moridura Peter Curran

Blair's trapped in Iraq Groundhog day -"WMDs,45m, deeply regret, don't regret, Saddam Hussein, George Bush, sincere belief, God, Christian"

Peter Curran

moridura Peter Curran

Tony Blair belatedly "regrets deeply and profoundly the loss of life" He doesn't presumably regret that vast fortune he has amassed after it

Peter Curran

moridura Peter Curran

Blair to Bush on UK's fatal involvement in Iraq: "You can count on us, George ..." But another George has nailed you, Antony Lynton Blair.

Peter Curran

moridura Peter Curran

Andy Coulson resigns - Murdoch's man, Cameron's man. The wheels are coming off the ConLib Coalition. What about Tommy Sheridan's sentence?

Peter Curran

moridura Peter Curran

Poor Alan Johnson - echoes of John Le Mesurier/Hattie Jacques's drama on BBC4. Alan can't do sums - but Labour can't do morality or honesty.

Peter Curran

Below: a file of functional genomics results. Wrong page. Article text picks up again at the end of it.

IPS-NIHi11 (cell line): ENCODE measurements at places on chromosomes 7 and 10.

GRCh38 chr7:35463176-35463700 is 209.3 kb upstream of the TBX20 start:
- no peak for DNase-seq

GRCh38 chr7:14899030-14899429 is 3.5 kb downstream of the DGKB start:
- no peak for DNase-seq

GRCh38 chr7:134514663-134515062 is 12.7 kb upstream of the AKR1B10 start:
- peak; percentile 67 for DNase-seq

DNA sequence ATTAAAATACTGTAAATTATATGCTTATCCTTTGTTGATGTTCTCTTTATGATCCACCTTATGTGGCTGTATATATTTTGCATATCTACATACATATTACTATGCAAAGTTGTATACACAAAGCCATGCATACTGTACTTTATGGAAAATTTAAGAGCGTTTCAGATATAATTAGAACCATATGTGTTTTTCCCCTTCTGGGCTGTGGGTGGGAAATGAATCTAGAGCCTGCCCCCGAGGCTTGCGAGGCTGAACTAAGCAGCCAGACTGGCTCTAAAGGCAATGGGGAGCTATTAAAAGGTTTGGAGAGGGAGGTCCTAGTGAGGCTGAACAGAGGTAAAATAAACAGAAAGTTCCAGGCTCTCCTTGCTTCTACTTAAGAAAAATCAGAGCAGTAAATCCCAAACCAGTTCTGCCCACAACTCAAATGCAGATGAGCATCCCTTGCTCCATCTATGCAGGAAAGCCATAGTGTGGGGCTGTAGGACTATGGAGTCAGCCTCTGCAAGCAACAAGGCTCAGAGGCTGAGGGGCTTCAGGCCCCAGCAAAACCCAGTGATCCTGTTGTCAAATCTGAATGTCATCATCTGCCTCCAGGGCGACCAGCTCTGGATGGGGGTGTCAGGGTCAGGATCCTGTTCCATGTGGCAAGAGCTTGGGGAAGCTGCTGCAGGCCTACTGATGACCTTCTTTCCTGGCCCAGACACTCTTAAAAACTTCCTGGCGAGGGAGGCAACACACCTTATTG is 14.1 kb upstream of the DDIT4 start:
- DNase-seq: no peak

moridura Peter Curran

@JamiePolitics It will take more than Miliband Minor to airbrush Iraq (and the economy) out of history. George Galloway on great form on QT!

Saturday, 31 July 2010

Baron Prescott and Iraq

John Prescott – now Baron Prescott of Kingston-upon-Hull – is the man who was supposed to represent true working class values in the money, celebrity and power-obsessed New Labour. He is now complacently ensconced on the benches of the House of Lords, oozing self-satisfaction from every pore, probably still nursing a self-image of himself as an honest, straight-talking working class boy.

The Chilcot Enquiry eventually got around to him, doubtless worried that his uncertain grasp of the syntax of his native language would pose some difficulties for them. But after all, he is now safely embedded in the British Establishment, and there is little chance that he will say anything to jeopardise that new status and incriminate himself, nor is he likely to shed any light on the criminal venture known as the Iraq War. If he does inadvertently give something away, it can be safely laughed off as “just John just being John”.